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From Alexander vom Berg <>
Subject Re: Structure of .tii-file
Date Tue, 27 Jul 2010 16:06:26 GMT
Hello Mike,

Am 27.07.2010 14:38, schrieb Michael McCandless:
> On Tue, Jul 27, 2010 at 7:58 AM, Alexander vom Berg<>  wrote:
>> Hello Mike,
>> thanks for your answer!
>> I am currently working with Lucene 3.0.1 and except the .tii - file all
>> other descriptions are comprehensible.
>> The idea behind the tii/tis file structure is for faster retrieving the
>> correct terms.
>> At first I lookup in memory (tii-file) and take the most nearby hit. With
>> this information I can skip to the correct position in the tis-file and scan
>> up to my final hit. I don't exactly understand how this skipping is
>> realized.
>> Do I have a direct pointer to the postion on the hard drive? Or how do I
>> find the term without having to much file access? :D
> Yes, you have to seek the tis file handle, then you do .next() until
> the term matches.  Maybe you stop there, eg if you're just looking for
> say the docFreq of that term.  Or, if you then need to iterate the
> docs/positions, from that term entry you have the long file pointers
> of frq and prx files, which you must seek to and decode.
> Btw, what is it that you are doing?  You seem to be re-inventing
> Lucene :)  You could simply use Lucene's low level APIs to do this...

this was meant more as a question and if my assumptions how Lucene works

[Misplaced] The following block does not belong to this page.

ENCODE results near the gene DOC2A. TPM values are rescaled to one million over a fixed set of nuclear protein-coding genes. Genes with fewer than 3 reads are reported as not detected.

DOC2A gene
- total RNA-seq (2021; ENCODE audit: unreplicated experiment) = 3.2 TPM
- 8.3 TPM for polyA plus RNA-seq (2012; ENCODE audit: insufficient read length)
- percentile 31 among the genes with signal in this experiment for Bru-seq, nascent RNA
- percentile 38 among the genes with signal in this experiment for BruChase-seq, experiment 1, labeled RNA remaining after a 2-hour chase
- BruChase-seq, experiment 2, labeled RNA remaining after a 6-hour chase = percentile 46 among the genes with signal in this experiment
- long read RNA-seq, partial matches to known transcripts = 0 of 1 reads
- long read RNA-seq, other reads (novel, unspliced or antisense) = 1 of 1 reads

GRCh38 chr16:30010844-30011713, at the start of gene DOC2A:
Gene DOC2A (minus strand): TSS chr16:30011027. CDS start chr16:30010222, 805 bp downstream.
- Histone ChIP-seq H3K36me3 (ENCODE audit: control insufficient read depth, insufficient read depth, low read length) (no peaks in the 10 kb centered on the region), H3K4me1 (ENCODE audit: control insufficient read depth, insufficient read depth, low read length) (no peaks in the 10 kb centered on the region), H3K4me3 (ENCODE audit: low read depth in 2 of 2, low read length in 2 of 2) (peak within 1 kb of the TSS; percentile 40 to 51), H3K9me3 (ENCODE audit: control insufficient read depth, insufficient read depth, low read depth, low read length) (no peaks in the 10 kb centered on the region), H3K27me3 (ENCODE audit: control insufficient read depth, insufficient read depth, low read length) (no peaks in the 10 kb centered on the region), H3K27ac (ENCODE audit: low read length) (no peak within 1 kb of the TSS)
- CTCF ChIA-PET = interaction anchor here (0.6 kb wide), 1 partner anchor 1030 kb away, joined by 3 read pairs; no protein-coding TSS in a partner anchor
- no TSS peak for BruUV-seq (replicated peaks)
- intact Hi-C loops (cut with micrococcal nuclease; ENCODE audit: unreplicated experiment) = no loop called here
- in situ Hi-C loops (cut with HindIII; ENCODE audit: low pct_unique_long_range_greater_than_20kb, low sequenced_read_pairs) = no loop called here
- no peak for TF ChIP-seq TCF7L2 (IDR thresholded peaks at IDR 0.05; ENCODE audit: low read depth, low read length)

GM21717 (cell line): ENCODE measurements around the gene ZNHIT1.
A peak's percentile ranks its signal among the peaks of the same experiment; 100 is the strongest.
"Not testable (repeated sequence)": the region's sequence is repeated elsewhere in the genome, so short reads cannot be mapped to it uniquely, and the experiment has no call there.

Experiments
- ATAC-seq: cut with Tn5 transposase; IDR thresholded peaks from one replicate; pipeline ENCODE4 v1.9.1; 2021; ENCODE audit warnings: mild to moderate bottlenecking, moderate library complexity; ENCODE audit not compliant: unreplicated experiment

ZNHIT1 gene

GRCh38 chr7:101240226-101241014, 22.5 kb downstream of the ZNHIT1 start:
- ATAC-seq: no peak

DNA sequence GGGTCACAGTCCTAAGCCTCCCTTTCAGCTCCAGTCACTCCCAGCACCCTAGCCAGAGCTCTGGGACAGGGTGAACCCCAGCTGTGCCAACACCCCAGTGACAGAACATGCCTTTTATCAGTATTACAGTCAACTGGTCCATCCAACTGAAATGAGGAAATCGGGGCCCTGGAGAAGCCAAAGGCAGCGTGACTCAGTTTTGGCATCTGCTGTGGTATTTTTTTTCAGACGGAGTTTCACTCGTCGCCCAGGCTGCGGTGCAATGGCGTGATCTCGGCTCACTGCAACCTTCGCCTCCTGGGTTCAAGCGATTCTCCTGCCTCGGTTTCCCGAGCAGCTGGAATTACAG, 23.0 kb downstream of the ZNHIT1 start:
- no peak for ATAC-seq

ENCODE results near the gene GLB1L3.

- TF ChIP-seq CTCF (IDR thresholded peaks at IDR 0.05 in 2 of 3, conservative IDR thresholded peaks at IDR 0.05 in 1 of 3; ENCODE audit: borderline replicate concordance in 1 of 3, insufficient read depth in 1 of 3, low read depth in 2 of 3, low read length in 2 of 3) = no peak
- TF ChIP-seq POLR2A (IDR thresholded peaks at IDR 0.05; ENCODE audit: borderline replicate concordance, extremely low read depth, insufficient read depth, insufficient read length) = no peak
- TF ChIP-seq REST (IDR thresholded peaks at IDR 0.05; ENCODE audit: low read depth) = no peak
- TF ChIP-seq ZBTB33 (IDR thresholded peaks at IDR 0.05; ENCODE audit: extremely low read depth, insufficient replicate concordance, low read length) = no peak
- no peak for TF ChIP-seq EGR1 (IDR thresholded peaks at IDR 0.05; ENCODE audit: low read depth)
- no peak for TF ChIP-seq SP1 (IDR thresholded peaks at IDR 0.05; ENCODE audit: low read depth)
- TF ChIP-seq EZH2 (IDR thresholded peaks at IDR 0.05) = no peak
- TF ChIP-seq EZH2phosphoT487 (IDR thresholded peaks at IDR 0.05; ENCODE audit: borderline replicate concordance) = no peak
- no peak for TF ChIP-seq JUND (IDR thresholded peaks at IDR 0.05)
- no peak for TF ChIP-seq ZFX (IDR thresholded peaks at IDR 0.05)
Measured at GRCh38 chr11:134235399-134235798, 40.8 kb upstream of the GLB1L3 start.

are correct. :) Sorry for beeing unclear.
I don't want to implement it myself!

>> My intention behind this is that I want to run some performance tests on an
>> created index with different block sizes of the hard drive.
>> Can I just copy this created index on another drive (with different
>> blocksize) or do I have to generate the hole index again?
> Ahhh.
> You mean the block size of the underlying filesystem?  If so, then
> copying will be fine in that the resulting index will function
> correctly.
> However, this may not be a fair performance test since with 'cp'
> presumably the IO system may have optimized how the files are
> allocated to blocks on disk. Ie, you'll get a different allocation
> than had Lucene directly opened these files and written them itself on
> the 2nd file system.  You could test both approaches and see if
> there's a difference!

Do you mean problems with fragmentation here? Or what exactly is the 
difference after I copy the index (faster because it's defragmented?)?
What happens if I use the copy-Method from

> Mike
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